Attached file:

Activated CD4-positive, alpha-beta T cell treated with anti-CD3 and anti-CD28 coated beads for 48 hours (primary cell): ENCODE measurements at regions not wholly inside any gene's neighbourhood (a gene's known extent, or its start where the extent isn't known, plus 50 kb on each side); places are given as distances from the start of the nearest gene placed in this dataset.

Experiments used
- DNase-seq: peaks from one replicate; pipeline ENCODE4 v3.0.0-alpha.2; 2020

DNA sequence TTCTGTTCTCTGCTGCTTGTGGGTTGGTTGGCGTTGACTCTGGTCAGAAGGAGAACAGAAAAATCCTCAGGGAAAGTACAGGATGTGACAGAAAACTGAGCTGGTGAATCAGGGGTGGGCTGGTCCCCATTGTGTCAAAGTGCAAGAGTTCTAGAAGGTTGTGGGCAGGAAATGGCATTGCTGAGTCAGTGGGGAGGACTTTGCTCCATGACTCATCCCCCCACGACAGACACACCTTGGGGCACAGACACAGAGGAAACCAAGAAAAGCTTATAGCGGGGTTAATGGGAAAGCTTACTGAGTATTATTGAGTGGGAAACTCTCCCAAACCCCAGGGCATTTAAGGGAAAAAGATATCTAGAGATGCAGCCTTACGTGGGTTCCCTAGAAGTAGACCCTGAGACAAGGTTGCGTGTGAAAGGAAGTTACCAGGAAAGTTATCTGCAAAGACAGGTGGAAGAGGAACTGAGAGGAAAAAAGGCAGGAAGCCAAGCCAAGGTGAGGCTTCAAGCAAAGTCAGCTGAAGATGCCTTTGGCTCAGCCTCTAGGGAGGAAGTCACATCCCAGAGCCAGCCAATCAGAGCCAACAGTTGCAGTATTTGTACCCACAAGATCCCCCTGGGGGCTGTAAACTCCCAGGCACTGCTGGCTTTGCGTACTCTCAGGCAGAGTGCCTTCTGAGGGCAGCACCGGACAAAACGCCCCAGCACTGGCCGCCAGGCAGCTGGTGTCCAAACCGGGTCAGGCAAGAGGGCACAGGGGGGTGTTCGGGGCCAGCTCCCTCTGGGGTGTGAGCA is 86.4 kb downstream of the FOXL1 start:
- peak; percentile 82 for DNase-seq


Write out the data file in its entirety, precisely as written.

Activated CD4-positive, alpha-beta T cell treated with anti-CD3 and anti-CD28 coated beads for 48 hours (primary cell): ENCODE measurements at regions not wholly inside any gene's neighbourhood (a gene's known extent, or its start where the extent isn't known, plus 50 kb on each side); places are given as distances from the start of the nearest gene placed in this dataset.

Experiments used
- DNase-seq: peaks from one replicate; pipeline ENCODE4 v3.0.0-alpha.2; 2020

DNA sequence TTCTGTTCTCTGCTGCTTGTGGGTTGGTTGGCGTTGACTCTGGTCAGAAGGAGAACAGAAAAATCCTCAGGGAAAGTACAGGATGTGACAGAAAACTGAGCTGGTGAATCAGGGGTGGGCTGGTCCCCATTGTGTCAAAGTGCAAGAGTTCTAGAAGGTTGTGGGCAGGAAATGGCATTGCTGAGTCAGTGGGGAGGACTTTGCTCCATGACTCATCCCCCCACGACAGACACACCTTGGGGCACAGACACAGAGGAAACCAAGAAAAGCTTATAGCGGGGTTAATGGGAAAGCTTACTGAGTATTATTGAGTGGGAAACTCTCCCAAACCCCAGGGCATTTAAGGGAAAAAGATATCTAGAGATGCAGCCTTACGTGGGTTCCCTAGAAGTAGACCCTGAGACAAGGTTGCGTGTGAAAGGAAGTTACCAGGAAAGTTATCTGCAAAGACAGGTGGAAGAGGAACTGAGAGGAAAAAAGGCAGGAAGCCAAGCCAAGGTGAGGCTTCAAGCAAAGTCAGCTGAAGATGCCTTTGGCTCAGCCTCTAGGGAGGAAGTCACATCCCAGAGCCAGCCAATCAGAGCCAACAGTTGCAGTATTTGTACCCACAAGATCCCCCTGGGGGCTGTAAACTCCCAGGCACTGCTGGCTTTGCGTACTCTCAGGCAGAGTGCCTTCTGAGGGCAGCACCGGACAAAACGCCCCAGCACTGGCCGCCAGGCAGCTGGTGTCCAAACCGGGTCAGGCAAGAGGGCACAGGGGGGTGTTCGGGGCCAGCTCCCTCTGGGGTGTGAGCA is 86.4 kb downstream of the FOXL1 start:
- peak; percentile 82 for DNase-seq